I used that as…and in some instances I actually attempted to use those tools to demonstrate or had them used the tools to demonstrate the effectiveness that it was one way to illustrate that tools matter, [laughs] and choosing your tools deliberately based on the contacts that you are aiming for is important. It was a learning‑by‑doing activity that in an analogue way it was really impactful.

Melissa:  I love that answer so much. I think that without going back and listening to every podcast episode, I can precisely no one has ever said a banana.


Melissa:  That was perfect.

Matt:  I tell you what, I should come first.


Matt:  However, I know I guess maybe it’s a combination of some type of writing utensils on a surface. Really being able to not just jot something down for your own purposes or reflection, although it’s very important for you to be able to visualize something or abstract something.

Also teaching others. Being able to demonstrate in a manner other than just spoken word. I would be comics fan and so being able to put a diagram on paper or draw out some type of sequence of events or occurrences I think it’s very useful.

That’s something we’ve been…utensils and the surface whether it is stick and dirt, or pencil or paper, or your finger and a touch screen. Being able to translate thought into something visual is incredibly valuable or a banana.

Melissa:  Or a banana.

Joelle:  Or a banana.

Matt:  A mashed banana on a wall. I can smear banana on a wall.


Melissa:  Is there anything else that you would like to make sure we know about NLA or anything that you want to put out there in the world?

Matt:  One idea came up in the presentation, increase ways for feedback. Right now let us know what you think and tell us what’s working, how you are using lessons, any suggestions for the future that we may be able to implement some mechanism for. The person suggested this morning a wacky option for more collaborative efforts on lesson idea building.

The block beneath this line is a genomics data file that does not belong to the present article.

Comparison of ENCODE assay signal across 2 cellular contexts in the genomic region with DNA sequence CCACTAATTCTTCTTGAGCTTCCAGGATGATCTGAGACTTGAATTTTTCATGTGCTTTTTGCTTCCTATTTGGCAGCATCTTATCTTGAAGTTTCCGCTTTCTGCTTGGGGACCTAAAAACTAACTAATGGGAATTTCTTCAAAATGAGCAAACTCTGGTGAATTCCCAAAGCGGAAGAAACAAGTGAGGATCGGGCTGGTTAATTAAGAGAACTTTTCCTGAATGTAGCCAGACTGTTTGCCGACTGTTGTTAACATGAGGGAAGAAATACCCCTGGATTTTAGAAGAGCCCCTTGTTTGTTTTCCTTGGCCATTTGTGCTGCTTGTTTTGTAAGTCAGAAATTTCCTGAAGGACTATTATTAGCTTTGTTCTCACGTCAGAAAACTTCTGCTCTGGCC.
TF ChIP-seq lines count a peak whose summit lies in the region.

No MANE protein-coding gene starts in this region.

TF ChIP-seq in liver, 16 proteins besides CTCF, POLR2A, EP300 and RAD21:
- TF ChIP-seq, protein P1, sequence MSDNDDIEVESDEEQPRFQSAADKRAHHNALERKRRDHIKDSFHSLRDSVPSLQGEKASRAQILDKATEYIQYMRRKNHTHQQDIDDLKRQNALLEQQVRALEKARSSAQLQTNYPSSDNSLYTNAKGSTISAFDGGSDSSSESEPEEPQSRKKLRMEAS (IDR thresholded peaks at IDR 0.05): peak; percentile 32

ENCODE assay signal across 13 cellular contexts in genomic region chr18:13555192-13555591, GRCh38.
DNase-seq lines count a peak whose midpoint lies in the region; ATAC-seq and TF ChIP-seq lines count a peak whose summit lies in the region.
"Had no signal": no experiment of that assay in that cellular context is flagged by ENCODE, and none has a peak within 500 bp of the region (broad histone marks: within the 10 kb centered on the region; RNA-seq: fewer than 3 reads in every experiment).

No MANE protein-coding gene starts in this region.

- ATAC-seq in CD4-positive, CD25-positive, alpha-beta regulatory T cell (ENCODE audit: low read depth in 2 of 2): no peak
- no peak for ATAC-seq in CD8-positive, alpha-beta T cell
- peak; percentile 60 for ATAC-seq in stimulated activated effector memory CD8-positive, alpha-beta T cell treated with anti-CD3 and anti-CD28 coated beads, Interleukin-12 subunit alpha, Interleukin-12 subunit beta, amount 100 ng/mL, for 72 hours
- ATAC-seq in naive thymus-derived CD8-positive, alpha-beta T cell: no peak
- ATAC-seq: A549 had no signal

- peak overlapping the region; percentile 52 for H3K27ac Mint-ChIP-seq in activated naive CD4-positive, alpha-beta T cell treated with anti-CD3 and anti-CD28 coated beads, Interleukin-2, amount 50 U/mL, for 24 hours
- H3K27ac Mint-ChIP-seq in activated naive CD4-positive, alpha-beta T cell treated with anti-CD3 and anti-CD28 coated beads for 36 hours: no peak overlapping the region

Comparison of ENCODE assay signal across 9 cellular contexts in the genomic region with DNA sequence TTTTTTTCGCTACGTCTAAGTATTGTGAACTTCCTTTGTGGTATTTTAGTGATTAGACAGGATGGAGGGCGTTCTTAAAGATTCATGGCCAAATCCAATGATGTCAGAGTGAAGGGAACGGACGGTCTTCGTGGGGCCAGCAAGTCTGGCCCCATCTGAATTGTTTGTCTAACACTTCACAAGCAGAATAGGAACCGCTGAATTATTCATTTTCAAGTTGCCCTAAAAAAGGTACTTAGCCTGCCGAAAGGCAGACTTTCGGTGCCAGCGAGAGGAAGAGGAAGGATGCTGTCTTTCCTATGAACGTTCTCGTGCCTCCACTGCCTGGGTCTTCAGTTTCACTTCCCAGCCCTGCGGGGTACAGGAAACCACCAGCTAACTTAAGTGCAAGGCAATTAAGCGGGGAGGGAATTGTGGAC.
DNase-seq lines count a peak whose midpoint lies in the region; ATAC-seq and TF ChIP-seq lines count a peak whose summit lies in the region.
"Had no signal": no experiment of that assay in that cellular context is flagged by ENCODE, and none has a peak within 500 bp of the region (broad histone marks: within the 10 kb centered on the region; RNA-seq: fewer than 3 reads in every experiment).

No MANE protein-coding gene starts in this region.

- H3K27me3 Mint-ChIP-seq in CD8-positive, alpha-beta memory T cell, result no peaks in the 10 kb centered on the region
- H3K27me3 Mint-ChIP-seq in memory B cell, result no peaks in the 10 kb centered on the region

Joelle:  I really like the idea we’re working, too and the formation of a community around this project. We have our 10‑partner institutions. We have our librarians and instructional designers who work on the project in day in, day out. I would love to have more feedback from the community. The library community and the ed tech community, too. That would be awesome.

Melissa:  That’s fantastic. Thank you both so much Joelle and Matt for taking the time to talk with me about how the New Literacies Alliance. I’m really excited to see where this goes from here. I know that there’s going to be a lot of exciting updates coming soon.

You will share the website so everyone has that. People watch there then we go around creating a hashtag so that might happen. In the meantime, thank you again.

Matt:  Thank you

Joelle:  Thank you.


Derek:  That was Joelle Pitts instructional design librarian at Kansas State and Mathew Upson director of undergraduate instruction and outreach services at the Oklahoma State Libraries. Thanks to Melissa Mallon, one of my favorite librarians, for talking with Joelle and Matt and for Melissa’s work with NLA and at Vanderbilt for screen information literacy.

You may have noticed that this is our 50th episode of Leading Lines. I’m having a hard time believing that we’ve produced so many episodes. I remember a few years ago having the idea for an interview‑based podcast about educational technology.

I thought I might be able to put together maybe an eight‑episode season, four featuring Vanderbilt colleagues and four featuring people outside of Vanderbilt I knew to be doing really interesting things with ed tech. That seemed ambitious at the time which is why it didn’t happen. [laughs]

I didn’t move forward with the project until that day a few years ago that several of us working in ed tech at Vanderbilt were in a meeting together about something else. My colleague John Sloop tossed out an idea for an ed tech podcast.

Once I realized that I might have some partners in campus doing this, we got moving. Once we got the team together, we were often running. Now two and half years later we’ve produced 50 episodes with more to come.

I’m proud of what we’ve built with Leading Lines. I look forward to new interviews, new ideas and new directions for educational technology in the new year. To listen to any of our 50 episodes to this far, visit our website leadinglinespod.com. To make sure to catch new episodes, you can subscribe to Leading Lines in your favorite podcast app.

If you’ve got a minute, please leave us a review on iTunes that helps other people find the podcast. Leading Lines is produced by the Vanderbilt Center for Teaching, The Vanderbilt Institute for Digital Learning, the Office of Scott Lowe Communications at the Vanderbilt Libraries and the Associate Provost for Educational Development and Technologies.

This episode was edited by Melissa Mallon and Rhett McDaniel. Look for new episodes the first and third Monday of each month. I’m your host Derek Bruff. Thanks for listening.



Transcription by CastingWords